Minister for Children Katherine Zappone has ordered a second review of Scouting Ireland operations , the Dáil has heard.
She expects to receive the report in the new year.
She has asked former Senator Jillian van Turnhout, who last year carried out an external governance review, to examine if the scouting body had comprehensively implemented the recommendations in the original review.
That report, completed in June 2018, set out a pathway for Scouting Ireland to address the “shocking deficits in the organisation”, Ms Zappone said.
She was speaking in the Dáil as she updated the House on ongoing efforts by Scouting Ireland to improve its governance and child protection standards following a major historic child sex abuse scandal linked to its predecessor organisations, the Catholic Boy Scouts of Ireland and the Scout Association of Ireland.
Ms Zappone said she received regular updates from the executive board of the organisation and these reports were very carefully scrutinised and questioned.
The Minister said that last month Scouting Ireland told her it had implemented all recommendations in full in the original review conducted by Ms van Turnhout.
Ms Zappone said she had asked Ms van Turnhout “to examine if this has been done comprehensively and she will report back on this early in the new year”.
The Minister said Tusla, the Child and Family Agency. had told her they are satisfied with their engagement with Scouting Ireland. “This assurance is critical and will be critical into the future.”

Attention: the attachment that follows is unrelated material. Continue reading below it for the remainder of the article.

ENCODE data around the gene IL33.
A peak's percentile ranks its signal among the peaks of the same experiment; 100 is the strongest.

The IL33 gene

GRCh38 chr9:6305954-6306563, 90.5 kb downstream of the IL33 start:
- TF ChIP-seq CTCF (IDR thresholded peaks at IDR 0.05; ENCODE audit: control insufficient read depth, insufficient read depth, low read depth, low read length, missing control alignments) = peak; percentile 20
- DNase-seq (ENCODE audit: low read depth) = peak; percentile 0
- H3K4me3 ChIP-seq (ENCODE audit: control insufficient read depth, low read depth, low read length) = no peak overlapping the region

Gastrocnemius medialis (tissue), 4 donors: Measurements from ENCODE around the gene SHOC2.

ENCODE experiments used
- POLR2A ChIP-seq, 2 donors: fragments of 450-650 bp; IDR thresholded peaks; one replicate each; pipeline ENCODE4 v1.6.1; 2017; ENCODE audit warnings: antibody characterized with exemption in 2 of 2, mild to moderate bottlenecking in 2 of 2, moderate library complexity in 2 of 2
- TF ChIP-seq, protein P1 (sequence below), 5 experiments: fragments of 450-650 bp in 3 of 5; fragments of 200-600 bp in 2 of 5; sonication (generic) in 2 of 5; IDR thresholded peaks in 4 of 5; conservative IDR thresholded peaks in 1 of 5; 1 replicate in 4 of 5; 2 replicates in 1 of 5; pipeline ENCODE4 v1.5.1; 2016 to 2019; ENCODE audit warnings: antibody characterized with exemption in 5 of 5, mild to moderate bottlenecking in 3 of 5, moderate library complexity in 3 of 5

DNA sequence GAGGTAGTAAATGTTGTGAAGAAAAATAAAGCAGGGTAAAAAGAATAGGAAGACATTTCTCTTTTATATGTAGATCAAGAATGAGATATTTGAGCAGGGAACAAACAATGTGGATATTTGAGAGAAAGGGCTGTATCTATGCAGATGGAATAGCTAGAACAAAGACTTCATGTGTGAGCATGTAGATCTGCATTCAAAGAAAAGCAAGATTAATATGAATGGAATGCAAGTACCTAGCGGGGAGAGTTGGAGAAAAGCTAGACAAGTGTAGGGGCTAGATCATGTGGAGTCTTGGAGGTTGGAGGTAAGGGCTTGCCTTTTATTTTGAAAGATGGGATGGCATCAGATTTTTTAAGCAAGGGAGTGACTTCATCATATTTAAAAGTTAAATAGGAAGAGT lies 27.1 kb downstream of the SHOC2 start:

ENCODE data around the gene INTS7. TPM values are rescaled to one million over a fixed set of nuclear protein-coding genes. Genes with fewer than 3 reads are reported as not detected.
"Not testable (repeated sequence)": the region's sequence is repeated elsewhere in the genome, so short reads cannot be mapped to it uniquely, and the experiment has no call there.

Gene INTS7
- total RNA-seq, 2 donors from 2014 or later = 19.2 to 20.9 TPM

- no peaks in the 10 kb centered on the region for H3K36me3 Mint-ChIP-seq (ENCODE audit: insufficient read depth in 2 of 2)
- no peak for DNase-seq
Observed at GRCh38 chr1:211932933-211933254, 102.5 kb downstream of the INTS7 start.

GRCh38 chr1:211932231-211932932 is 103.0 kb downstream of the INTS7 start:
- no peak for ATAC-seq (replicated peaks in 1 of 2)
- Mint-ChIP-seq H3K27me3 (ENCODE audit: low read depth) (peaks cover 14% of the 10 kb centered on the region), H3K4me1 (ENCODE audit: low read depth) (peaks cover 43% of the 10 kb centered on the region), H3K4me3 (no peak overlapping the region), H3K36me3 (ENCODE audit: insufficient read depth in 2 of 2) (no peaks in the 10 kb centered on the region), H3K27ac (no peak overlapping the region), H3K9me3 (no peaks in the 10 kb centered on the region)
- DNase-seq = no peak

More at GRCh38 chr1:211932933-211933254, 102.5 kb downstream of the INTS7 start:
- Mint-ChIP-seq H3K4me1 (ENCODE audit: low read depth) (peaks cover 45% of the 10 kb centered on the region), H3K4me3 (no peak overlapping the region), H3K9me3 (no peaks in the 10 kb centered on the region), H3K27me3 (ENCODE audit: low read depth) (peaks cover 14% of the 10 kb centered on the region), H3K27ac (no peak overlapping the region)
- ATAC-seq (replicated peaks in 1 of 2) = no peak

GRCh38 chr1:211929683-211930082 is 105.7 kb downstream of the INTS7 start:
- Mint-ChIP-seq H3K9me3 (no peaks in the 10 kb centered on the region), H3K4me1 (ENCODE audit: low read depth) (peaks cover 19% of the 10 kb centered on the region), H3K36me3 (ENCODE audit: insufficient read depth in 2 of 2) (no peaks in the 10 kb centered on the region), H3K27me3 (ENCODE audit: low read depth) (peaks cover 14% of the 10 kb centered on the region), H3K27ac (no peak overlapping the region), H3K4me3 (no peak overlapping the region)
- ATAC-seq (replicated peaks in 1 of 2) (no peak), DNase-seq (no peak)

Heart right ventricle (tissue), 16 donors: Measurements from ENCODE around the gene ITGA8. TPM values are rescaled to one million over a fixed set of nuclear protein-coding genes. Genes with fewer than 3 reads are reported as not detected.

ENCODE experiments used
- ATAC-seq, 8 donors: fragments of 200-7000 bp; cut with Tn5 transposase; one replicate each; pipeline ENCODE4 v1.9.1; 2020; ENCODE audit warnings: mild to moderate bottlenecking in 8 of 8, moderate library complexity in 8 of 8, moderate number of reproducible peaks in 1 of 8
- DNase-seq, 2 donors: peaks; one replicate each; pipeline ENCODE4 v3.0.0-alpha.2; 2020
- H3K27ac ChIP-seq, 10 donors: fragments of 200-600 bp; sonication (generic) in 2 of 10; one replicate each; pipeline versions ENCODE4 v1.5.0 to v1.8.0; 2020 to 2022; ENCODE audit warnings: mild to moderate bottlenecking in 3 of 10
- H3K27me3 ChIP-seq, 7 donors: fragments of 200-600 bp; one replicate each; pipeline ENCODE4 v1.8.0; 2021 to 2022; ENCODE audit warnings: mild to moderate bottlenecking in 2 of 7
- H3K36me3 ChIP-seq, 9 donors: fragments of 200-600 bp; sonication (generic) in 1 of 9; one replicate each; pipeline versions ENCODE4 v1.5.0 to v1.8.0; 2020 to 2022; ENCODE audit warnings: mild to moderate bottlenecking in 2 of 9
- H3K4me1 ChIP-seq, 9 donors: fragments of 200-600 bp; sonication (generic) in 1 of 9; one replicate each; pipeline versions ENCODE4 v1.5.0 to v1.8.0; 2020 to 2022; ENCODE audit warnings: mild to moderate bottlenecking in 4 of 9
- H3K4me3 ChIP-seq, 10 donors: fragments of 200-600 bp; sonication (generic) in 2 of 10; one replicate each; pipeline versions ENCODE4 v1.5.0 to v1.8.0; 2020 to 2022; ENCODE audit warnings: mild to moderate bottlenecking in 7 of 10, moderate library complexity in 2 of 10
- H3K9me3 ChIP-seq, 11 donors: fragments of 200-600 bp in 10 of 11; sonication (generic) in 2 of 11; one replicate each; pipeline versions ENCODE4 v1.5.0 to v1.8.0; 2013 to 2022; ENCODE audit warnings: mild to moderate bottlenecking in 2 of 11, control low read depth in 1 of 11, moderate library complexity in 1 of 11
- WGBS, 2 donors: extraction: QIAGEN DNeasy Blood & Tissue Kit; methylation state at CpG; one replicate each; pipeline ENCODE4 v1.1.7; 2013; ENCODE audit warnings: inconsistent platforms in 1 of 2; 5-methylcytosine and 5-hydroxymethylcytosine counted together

She also told the House that child safeguarding expert Ian Elliott is expected to deliver a final review report in February, following his investigation of the abuse scandal.
State funding of Scouting Ireland continues until April next year and the Minister said that “restoration of funding after then will be dependent on certain developments”.
She had previously cancelled funding because of the governance arrangements up to October 2018, which she described as “dysfunctional and blinkered” and because board members failed in their duty to respond allegations of abuse by senior volunteers.
The Minister also said senior members of the organisation responded inappropriately to media reports of serious allegations of abuse.
In reference to an RTÉ Investigates documentary on the scandal,Scouts Dishonour, Ms Zappone said that those who shared their stories of abuse were not given the protections that they should have expected, and have carried the consequences with them into adulthood.
“The people who abused them are guilty of a heinous crime. Those who should have safeguarded and protected them from the abusers also bear guilt,” she said.
Fianna Fáil spokeswoman on children Anne Rabbitte said the failures involved were current and not legacy issues.
She said the RTÉ programme highlighted an alleged abuser who was reported in the 1980s and 1990s but was only removed from Scouting Ireland in 2018.
“That is a current failure; not a historical one,” she said.
Ms Rabbitte said the Scouting Ireland review of 2012 found no volunteers active at that time were named in the legacy files but RTÉ found an alleged abused continued to work there.
The organisation had a breakdown of 401 files which had all been reported to the appropriate authorities and that was reassuring, Ms Rabbitte said.
“Some 321 of them involved alleged adult-on-youth abuse. All of them have been reported to the appropriate authorities. Some 247 alleged perpetrators were identified.”